The Second Great Depression

I’m going to go out on a limb and call it. I have no idea whether or not Obama’s stimulus plan will work to get us out of things, but I have a strong suspicion that people refusing to call things like they are is only going to make things worse, not better.

We have 14 banks that have failed in the first two months of 2009-and February isn’t even over yet. For those who thought the crisis was confined to certain states, these banks failed all over the place, primarily in “breadbasket/’Heart of America’” locations.

It’s not just people who individually made bad decisions who are getting hit. It is states which are going broke.

  • Kansas suspended tax refunds for a while and have just pulled an 11th hour save to pay state employees
  • Missouri put tax refunds on hold “indefinitely”
  • California issued a 30 day delay on paying tax refunds to see if they can find more money
  • New Jersey forced all of its state employees to take two days off, unpaid, in order to make ends meet.
  • Colorado seems to be bent on doing the same to solve some of their own budget problems.
  • Hawaii is trying to cut off health insurance and other benefits to retired workers, no matter how long they worked before retirement.
  • Some states are now over 10 percent unemployment and over 10 percent foreclosures.
  • 47 states are said to be in serious budget crisis

Some of us are federal employees, and are somewhat “insulated” from this crisis. But more and more of our family members and friends are suffering layoffs, foreclosures, evictions, etc. And no, I’m not just talking my IVAW or college buddies…a lot of folks in my unit that I’ve been talking to have similar anecdotal details. People with formerly solid situations are suffering. People who had retirement options in stock are screwed.

Why do we need a housing bailout? The answer is simple. It has nothing to do with ‘why is the government taking my money and giving it to undeserving people’. It has to do with what the government has to do to prevent lawlessness and homelessness from breaking out on a wide scale. Note what happened in the last depression-homeless camps setting up all over the country. The life of the hobo may seem like a romantic one when viewed on black-and-white through Charlie Chaplin’s antics, but in real life homelessness is not romantic.

This economic crisis is serious. A few days ago, the Stars and Stripes published an article on how best to dig through people’s trash (known as ‘dumpster diving’) in order to save a few dollars. I’m going to go out on a limb and say that if this downturn isn’t stopped, we’re going to see a lot more problems with homelessness. A lot more families will be either out on the streets, or, given America’s auto-rich environment, living out of their cars. The roads will become dangerous as less people and less people bother to pay their auto insurance. As more and more people are cut out of health insurance (as some states are already doing), we’ll start seeing a lot of diseases becoming larger problems than previously when everyone had doctors. There will be an enormous downturn in college attendance: families will be less able to pay for their kids, and a lot of states are having to pull back on their loans and grants to students. I predict that at first, the college and high school dropout rates will increase, as teenagers who see their families start to have real crisis start pulling out of school to work earlier and help with family businesses, as it becomes more expensive to hire other employees. Later, you will see only those who have family businesses do so, or those who turn to crime. I predict an upsurge in gang violence and personal assaults/muggings. Why? Because they’re going to be competing with adults, real adults, who can’t get any job any other way. Adults are going to start living together simply for survival.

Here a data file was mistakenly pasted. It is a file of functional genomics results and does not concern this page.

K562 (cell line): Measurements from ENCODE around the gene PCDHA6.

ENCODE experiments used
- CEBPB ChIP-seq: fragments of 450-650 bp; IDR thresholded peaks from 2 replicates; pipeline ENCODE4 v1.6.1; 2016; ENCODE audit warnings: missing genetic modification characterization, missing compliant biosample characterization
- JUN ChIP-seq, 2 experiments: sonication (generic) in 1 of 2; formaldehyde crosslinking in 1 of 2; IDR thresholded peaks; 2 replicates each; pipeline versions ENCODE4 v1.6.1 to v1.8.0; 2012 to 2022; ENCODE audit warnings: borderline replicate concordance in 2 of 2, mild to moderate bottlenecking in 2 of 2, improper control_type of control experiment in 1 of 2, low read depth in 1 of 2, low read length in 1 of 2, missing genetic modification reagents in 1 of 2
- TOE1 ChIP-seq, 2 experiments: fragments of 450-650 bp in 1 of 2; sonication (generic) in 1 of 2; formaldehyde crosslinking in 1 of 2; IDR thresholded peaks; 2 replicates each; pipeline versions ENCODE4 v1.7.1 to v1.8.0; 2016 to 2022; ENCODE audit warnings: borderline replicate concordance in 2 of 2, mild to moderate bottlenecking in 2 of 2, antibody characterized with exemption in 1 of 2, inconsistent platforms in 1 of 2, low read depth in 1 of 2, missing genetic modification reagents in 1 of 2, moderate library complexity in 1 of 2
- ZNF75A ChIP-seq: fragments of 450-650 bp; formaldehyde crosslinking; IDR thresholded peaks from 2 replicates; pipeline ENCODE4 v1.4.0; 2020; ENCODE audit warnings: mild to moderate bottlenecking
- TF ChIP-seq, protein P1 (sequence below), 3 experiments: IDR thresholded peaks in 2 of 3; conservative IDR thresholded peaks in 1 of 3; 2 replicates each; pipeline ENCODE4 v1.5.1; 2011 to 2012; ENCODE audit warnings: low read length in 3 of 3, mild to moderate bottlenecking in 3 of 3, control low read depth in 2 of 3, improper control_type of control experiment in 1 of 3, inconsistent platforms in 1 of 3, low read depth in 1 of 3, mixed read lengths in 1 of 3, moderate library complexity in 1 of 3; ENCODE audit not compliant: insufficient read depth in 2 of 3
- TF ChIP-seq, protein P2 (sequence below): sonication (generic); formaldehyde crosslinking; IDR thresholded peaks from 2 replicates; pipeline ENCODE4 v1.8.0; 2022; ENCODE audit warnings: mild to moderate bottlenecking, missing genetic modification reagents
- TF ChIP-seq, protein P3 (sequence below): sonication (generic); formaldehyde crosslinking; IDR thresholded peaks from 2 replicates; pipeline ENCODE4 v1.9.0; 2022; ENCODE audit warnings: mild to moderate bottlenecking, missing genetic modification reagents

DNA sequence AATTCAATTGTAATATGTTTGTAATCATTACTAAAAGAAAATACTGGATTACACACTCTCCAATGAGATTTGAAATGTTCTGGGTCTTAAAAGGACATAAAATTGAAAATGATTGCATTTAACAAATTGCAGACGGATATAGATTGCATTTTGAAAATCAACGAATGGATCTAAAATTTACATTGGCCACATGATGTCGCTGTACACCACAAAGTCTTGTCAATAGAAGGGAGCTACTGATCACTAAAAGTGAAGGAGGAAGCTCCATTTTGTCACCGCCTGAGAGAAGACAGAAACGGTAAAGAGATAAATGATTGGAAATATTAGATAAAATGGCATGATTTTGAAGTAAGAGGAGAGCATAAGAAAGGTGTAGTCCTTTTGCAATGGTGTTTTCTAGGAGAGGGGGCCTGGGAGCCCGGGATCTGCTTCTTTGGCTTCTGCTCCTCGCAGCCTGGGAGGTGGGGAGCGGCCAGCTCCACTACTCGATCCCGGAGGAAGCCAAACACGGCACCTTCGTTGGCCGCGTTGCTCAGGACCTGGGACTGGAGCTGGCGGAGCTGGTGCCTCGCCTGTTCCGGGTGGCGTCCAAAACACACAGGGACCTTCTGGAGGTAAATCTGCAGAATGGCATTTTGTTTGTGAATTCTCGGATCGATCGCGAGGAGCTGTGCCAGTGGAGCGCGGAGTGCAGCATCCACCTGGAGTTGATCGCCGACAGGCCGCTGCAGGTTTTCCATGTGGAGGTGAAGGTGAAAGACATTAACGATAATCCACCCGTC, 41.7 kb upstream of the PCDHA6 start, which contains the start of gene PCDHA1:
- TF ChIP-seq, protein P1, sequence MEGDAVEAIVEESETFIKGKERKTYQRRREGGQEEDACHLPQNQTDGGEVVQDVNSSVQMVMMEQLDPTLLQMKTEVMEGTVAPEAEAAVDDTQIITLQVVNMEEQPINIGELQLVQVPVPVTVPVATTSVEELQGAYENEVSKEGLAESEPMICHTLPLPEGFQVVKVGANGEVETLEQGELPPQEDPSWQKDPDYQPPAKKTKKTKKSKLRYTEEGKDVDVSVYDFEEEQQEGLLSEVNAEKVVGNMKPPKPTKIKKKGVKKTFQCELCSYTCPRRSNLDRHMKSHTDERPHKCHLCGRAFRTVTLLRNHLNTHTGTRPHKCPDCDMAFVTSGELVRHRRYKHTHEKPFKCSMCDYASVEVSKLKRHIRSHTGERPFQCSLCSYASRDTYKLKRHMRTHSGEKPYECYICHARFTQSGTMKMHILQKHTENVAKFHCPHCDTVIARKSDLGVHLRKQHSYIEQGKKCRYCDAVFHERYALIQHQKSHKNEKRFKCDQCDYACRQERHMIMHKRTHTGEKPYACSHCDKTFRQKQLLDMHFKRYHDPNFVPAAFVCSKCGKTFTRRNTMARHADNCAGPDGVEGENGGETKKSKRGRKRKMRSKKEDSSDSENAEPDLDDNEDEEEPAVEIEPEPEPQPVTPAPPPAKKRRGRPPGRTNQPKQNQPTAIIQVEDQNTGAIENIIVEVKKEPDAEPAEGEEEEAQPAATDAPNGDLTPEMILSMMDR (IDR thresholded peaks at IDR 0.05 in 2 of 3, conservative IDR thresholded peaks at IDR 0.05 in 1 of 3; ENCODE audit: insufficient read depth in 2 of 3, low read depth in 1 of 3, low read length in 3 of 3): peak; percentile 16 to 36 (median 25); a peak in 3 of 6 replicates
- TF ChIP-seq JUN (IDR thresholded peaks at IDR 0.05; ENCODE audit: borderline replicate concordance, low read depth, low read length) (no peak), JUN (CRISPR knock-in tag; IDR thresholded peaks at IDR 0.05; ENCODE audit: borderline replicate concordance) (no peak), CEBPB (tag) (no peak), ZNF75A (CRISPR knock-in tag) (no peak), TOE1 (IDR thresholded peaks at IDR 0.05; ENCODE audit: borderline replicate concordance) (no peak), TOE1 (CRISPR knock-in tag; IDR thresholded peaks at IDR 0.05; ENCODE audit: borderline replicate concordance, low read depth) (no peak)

That’s my doom-and-gloom prophecy, and I think we need to be prepared for it. Personally, I’m going to have to take a loss myself. I already contacted my bank about pulling out my money and closing down my account, and found that they had implemented new policies prohibiting you from doing it unless it was in person. As I’m unlikely to fly back to Colorado, I’m simply going to start putting my direct deposit in my USAA account, and spend down the rest of it and simply live with a low balance until US Bank fails. Why USAA, you ask? Because I’m betting that the government will definitely help save USAA, given that only servicemembers and veterans bank there.

My recommendations? We need to cut all foreign aid immediately-and I mean yesterday. We also need to pull out of Iraq. The war there is and has always been pointless, and at the moment, it’s costing us more than we can afford. Let’s fix our own country, and our own economy, before we go worrying about the third world.

2 Responses to “The Second Great Depression”

  1. US Bank used to pull crap like that on me back here in OR. What I would do is find a buddy at Ft. Buckley or somewhere on A/D there and send them a limited Power of Attorney for the purpose of closing the account. Your Provost Marshall’s Office should be able to help you draw it up.

    USAA Federal Savings Bank is likely to be the last bank to fail. We’ll see to that.

    It wouldn’t hurt to accumulate some cash, though. A month’s pay ought to do it.

  2. Good blog! Several of our friends, my hubby and I have been warning of this very same scenario for many, many years but whenever we tried to educate others; it usually fell on deaf ears…calling us radical lunatics. Well unfortunately it is about to become reality so people better listen up and pay attention!
    As I continue to say; people our age will not really feel it as bad as our children and mostly our grandchildren. Altho God may return soon and end it all! He is ALWAYS in control!!

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